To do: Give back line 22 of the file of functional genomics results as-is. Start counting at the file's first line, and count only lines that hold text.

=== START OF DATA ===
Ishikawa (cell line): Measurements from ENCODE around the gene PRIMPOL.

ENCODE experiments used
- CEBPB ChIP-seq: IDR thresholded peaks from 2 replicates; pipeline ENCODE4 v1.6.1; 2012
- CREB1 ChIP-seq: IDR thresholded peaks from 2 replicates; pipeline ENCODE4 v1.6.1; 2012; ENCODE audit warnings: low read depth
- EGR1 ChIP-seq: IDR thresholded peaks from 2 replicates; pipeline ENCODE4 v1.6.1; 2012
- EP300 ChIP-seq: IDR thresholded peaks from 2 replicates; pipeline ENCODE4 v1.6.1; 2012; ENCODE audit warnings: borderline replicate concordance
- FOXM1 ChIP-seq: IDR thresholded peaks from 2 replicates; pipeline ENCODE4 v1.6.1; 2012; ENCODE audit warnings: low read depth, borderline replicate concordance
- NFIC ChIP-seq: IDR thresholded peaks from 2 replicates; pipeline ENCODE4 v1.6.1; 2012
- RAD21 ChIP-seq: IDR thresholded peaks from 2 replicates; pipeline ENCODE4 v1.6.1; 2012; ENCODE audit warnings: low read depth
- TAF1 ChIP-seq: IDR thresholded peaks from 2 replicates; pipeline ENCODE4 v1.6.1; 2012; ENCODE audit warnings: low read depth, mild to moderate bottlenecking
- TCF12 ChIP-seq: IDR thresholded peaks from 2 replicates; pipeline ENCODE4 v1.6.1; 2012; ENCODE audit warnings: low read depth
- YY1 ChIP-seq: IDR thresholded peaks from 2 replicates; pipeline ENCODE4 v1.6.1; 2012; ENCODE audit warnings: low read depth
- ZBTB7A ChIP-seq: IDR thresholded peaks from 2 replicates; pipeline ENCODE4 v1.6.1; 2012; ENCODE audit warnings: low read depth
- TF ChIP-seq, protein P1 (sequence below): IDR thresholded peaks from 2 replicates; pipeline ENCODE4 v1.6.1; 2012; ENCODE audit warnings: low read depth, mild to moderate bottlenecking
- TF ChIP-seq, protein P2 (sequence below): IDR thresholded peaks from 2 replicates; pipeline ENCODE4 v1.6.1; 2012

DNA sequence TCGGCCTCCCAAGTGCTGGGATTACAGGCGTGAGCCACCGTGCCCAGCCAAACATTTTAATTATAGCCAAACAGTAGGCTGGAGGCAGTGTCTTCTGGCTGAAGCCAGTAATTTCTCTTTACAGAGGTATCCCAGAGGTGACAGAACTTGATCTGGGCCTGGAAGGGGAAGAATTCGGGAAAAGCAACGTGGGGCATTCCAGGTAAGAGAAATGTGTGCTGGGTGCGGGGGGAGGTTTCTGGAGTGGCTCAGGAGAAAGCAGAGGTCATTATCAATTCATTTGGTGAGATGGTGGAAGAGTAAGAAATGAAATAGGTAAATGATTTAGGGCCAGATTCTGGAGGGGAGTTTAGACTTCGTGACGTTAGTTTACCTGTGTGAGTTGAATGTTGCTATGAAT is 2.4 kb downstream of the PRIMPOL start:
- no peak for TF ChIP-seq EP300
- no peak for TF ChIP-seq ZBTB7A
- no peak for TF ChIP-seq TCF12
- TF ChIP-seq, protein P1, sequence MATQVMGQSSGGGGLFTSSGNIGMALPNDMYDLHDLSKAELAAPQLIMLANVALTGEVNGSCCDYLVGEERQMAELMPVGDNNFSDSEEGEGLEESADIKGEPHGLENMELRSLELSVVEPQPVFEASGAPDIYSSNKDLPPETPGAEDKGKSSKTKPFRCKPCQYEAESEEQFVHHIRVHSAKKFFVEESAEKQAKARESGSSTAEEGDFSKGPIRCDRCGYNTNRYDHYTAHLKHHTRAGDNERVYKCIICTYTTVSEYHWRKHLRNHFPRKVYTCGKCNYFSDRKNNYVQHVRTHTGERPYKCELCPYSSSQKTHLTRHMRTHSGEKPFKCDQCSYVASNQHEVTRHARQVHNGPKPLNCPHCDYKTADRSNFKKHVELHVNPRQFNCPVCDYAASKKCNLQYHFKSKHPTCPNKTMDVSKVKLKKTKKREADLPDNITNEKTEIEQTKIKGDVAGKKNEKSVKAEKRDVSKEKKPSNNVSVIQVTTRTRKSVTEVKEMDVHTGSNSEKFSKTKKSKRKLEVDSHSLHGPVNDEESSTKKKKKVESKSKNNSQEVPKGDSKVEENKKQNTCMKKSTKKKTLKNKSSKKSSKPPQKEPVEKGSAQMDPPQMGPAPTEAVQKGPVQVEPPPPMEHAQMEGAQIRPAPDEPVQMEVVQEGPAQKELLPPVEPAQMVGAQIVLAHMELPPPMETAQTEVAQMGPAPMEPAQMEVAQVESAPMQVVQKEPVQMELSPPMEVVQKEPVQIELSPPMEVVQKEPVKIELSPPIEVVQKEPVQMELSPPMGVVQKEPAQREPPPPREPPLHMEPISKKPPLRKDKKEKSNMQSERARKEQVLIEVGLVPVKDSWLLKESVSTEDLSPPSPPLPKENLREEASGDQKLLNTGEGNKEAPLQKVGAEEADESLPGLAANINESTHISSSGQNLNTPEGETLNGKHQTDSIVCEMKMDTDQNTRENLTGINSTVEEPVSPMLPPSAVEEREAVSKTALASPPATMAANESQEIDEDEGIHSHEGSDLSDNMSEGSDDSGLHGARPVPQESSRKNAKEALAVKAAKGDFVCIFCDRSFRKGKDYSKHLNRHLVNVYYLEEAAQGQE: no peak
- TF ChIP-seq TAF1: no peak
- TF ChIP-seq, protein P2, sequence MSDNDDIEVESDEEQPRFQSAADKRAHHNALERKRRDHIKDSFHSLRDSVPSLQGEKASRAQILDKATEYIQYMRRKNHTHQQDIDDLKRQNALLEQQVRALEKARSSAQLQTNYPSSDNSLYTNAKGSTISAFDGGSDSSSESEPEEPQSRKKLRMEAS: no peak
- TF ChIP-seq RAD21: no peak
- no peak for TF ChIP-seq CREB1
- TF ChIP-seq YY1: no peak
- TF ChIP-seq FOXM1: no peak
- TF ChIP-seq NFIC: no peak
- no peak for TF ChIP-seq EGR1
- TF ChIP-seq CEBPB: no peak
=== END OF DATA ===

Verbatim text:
- TF ChIP-seq, protein P2, sequence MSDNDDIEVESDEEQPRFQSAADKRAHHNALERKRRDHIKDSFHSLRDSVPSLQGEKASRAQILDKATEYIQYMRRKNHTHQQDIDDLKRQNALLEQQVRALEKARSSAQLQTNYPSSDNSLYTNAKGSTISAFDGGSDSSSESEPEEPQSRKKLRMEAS: no peak